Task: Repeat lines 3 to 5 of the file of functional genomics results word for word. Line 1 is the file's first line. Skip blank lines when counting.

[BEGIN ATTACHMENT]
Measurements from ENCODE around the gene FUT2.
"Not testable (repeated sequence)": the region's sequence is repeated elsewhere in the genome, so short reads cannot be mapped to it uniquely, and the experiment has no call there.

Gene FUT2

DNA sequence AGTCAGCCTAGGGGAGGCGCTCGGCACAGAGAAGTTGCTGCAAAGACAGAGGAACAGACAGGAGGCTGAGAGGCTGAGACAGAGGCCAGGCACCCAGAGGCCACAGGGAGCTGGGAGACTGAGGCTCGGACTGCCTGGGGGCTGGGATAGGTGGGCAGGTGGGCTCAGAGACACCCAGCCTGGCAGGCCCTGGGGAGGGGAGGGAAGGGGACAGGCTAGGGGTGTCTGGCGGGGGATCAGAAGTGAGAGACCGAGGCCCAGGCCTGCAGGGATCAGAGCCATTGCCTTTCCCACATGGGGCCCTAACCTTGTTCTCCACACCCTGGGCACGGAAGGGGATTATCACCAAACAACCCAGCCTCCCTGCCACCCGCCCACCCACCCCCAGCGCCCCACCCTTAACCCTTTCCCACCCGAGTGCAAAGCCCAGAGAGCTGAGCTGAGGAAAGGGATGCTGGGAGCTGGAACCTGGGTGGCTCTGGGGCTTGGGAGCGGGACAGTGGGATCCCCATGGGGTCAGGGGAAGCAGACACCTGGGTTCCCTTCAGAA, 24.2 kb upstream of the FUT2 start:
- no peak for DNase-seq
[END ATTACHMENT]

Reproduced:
Gene FUT2

DNA sequence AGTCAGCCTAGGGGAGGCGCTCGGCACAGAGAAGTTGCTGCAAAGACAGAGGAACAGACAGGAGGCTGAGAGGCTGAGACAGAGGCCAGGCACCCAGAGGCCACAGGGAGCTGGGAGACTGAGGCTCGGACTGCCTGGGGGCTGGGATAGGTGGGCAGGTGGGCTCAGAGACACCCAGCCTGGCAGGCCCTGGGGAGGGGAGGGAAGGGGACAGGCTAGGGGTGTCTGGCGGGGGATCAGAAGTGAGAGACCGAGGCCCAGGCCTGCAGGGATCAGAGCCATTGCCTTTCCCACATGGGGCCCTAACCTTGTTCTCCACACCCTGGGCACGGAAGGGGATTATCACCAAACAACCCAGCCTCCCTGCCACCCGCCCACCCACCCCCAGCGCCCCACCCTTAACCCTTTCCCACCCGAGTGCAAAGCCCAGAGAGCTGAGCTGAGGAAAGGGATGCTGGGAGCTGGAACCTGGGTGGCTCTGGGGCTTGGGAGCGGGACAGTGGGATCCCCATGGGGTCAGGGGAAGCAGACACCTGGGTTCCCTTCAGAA, 24.2 kb upstream of the FUT2 start:
- no peak for DNase-seq